There are no saturated fatty acids shown to be better than “harmless at best” and those we consume most often and abundantly in fatty meats, processed meats, fast foods, dairy and processed dairy products are decisively worse than that. They are bad for us.We have very compelling evidence regarding the kinds of foods and diets that are associated with reduced risk of premature death and chronic disease, and they are not diets high in saturated fat. The Lyon Diet Heart Study compared a Mediterranean-style diet rich in monounsaturated fats to a “typical French” diet much richer in saturated fat among people who had had a first heart attack. The rate of second heart attack was 70% lower among those on the Mediterranean diet. So much for the French paradox. The same results have been achieved on a plant-based diet, very low in total fat. No such results have ever been seen with any diet high in saturated fat.
Around the world, diets high in saturated fats are associated with high rates of heart disease. But, of course, diets that derive lots of their calories (and, consequently, saturated fat) from meats, dairy, fried foods and so on must derive less of their calories from alternatives such as vegetables, fruits, nuts, seeds, beans, lentils and so on.
One of the perennial blind spots in nutrition epidemiology is that eating more of A either just means eating more altogether, which brings ills of its own, or eating less of B. And thus, the harms of A may be partly explained by losing the benefits of B. In our perennial rush to judgment, such subtleties are routinely trampled. Simple reflections of this sort begin to suggest how we might have exaggerated the harms of saturated fat. Switching saturated fat to starch or sugar or trans fat could well be trading sideways, or even down.
Make wise choices
Dietary fat was never all good or all bad; carbohydrate was never all good or all bad; and saturated fat is not now all good after having formerly been all bad. It depends on the specifics, which in turn depend on the foods you choose. Choose wisely – foods close to nature, mostly plants – and you will avoid a host of ills, from the wrong kinds of fat, to excesses of sugar, salt, starch and calories. By choosing wholesome foods, you construct a wholesome diet – with a good chance of adding both years to your life and life to your years.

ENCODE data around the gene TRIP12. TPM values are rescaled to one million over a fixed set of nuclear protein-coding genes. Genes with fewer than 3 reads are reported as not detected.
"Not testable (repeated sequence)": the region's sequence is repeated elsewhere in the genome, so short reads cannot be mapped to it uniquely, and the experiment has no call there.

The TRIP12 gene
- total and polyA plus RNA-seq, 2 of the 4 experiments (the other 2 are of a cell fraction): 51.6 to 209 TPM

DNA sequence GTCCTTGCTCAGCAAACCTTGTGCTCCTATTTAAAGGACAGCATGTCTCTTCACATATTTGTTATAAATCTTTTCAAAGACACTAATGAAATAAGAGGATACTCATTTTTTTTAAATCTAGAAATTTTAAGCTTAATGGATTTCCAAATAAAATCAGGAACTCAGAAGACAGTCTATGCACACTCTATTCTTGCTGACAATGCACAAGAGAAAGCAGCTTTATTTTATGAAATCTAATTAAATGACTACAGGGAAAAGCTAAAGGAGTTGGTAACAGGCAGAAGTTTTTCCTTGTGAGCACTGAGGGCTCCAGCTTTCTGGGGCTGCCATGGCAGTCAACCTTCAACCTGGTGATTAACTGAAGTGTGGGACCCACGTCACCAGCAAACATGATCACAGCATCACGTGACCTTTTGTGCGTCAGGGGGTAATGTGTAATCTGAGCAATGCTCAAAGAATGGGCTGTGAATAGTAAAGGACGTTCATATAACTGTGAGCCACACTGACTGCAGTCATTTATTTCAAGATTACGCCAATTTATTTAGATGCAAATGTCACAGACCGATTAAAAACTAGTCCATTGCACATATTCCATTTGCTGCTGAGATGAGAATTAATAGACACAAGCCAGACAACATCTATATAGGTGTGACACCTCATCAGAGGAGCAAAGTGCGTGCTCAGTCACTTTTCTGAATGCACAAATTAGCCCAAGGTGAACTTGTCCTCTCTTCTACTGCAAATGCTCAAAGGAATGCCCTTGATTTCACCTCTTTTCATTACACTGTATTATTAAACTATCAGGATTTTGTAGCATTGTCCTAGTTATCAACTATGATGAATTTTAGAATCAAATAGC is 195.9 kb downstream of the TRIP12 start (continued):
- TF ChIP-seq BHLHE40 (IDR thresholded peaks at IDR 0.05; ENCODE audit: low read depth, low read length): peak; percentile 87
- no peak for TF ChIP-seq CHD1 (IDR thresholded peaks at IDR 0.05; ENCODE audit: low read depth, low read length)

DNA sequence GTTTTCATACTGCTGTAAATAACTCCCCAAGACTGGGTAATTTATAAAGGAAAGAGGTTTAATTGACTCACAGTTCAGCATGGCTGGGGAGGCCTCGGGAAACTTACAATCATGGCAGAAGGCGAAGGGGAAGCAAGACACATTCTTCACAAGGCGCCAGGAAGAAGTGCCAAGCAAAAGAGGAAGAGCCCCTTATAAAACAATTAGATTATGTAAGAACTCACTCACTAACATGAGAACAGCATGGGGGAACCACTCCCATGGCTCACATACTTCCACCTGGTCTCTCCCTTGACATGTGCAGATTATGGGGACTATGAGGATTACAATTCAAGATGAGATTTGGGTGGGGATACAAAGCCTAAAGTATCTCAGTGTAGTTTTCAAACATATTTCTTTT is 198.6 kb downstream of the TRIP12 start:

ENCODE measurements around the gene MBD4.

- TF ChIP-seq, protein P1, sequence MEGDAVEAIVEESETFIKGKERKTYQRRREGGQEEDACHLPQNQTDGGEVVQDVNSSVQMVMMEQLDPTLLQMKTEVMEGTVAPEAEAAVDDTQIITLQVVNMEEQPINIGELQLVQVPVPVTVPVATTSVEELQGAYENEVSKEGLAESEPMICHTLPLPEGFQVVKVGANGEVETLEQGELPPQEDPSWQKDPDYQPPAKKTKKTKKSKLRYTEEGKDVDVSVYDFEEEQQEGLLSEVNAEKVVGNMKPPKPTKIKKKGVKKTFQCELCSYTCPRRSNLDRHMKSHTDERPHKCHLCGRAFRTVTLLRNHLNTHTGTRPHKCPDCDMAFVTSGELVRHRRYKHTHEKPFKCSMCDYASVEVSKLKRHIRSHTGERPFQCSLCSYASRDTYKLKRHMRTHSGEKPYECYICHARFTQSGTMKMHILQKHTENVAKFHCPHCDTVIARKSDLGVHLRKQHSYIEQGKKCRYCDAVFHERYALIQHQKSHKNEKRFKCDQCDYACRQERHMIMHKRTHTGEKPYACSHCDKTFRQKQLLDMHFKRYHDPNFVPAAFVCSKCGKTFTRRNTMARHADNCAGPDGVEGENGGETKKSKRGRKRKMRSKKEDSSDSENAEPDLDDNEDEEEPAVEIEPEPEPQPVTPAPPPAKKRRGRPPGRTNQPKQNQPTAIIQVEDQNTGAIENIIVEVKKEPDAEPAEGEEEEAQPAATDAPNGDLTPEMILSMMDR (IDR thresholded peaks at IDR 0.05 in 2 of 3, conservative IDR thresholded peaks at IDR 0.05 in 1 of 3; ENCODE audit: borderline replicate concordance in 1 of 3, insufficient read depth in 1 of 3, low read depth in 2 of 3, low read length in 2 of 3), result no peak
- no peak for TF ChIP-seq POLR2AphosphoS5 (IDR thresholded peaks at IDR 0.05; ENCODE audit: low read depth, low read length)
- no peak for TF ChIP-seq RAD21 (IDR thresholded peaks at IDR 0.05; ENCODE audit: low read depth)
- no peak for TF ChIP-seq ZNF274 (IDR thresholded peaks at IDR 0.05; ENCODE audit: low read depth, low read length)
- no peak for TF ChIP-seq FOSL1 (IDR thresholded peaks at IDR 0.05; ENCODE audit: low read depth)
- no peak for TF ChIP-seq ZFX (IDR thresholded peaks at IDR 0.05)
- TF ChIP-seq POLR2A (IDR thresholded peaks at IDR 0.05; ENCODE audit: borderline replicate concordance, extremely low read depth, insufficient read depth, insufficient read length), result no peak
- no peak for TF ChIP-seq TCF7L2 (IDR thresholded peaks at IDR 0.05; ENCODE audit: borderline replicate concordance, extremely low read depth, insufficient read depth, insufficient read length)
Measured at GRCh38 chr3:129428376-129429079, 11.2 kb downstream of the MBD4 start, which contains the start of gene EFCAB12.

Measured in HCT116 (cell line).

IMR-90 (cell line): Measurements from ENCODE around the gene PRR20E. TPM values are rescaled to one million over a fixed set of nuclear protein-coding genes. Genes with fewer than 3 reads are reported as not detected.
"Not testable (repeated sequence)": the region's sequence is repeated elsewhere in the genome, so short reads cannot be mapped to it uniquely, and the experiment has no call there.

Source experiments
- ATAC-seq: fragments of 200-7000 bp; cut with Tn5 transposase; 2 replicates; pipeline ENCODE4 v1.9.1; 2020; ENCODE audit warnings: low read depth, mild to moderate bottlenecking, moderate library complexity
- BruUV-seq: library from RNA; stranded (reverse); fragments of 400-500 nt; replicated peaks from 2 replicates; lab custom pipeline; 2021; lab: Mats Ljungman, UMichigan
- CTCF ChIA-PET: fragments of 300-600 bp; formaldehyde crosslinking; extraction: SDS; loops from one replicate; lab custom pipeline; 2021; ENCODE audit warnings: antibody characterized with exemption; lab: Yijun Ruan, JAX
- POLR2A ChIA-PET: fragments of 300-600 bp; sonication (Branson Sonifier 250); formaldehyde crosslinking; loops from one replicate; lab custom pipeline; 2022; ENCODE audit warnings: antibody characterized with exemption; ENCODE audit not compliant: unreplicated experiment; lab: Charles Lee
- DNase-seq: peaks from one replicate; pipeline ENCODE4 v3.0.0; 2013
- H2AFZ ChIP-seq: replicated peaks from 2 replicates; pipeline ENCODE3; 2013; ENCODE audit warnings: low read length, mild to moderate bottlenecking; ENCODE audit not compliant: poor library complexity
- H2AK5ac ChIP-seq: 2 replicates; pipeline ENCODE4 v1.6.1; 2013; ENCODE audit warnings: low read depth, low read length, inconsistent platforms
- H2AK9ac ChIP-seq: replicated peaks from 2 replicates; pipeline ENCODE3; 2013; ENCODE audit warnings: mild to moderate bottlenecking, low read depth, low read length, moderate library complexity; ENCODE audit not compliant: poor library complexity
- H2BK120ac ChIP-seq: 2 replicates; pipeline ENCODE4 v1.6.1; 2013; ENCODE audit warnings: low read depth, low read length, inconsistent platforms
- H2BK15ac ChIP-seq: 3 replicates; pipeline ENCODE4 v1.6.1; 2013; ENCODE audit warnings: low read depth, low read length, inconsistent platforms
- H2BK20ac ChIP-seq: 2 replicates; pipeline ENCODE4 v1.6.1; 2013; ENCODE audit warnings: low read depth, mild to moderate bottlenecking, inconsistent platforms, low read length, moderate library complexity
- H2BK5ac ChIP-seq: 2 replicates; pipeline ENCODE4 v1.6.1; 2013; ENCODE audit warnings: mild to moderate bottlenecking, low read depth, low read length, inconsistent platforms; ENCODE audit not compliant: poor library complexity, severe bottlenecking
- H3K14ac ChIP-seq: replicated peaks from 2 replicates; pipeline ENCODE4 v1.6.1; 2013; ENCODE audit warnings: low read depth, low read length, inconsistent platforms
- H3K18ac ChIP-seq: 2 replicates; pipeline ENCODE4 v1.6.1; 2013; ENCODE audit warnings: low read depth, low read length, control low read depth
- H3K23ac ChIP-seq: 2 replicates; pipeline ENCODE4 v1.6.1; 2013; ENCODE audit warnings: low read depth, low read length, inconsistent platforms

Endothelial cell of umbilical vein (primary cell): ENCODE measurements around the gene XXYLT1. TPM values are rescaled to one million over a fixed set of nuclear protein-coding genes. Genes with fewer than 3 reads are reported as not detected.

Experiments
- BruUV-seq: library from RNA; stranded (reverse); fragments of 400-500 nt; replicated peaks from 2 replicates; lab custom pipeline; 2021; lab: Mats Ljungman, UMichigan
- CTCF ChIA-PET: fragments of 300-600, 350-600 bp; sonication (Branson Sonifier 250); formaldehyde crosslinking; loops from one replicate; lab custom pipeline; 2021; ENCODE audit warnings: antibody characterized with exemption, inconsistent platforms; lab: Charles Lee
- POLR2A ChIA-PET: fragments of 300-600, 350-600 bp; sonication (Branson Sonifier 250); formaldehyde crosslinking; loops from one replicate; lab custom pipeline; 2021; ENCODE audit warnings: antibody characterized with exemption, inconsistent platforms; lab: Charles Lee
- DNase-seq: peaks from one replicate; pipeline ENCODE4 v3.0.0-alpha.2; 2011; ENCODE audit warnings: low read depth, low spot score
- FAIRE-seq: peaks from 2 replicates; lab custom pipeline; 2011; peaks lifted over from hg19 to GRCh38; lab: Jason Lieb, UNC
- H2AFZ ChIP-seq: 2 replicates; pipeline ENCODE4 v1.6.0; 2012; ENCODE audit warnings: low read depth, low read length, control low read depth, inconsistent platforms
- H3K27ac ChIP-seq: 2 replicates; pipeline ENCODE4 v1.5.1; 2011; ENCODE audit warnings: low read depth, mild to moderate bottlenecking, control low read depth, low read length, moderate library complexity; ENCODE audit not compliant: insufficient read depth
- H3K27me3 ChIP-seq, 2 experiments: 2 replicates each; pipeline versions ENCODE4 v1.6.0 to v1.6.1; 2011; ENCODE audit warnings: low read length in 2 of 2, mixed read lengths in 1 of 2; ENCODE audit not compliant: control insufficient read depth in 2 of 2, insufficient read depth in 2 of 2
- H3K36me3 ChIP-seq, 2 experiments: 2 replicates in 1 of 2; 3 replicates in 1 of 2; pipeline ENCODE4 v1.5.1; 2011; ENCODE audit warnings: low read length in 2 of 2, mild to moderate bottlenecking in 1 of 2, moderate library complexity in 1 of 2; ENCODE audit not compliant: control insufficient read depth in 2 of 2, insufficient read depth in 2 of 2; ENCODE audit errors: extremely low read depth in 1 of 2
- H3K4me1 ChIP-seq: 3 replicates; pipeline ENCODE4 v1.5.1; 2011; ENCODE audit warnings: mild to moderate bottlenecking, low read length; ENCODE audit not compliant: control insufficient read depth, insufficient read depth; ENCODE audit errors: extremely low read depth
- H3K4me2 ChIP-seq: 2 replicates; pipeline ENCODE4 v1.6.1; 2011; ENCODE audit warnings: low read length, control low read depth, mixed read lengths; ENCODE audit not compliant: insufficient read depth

Vegetables, fruits, whole grains, walnuts, almonds, lentils, beans, seeds, olives, avocados and fish are all among the foods most decisively recommended for health promotion and all are low in saturated fat, but some are quite high in total fat. These are by no means their only virtues, but they are among them.
While the science has moved incrementally into the realm of subtleties, we have remained mired in pop-culture fickleness about nutrition. But look around, and you will see what a fat lot of good it has done us to fall in and out of love with entire macronutrient classes. Shifting that silliness to sub-classes, such as particular varieties of fat, will do us no more good – so let’s not. Instead, let’s learn from the follies of nutritional history and avoid repeating them by actually eating well this time.
From The Truth About Food: Why Pandas Eat Bamboo and People Get Bamboozled, by David Katz. Available through Amazon.com in paperback and e-book. Katz is the founding director of Yale University’s Yale-Griffin Prevention Research Centre and founder/president of the True Health Initiative, a non-profit organisation set up to promote a healthy, sustainable diet and lifestyle.
This article was first published in the February 9, 2019 issue of the New Zealand Listener.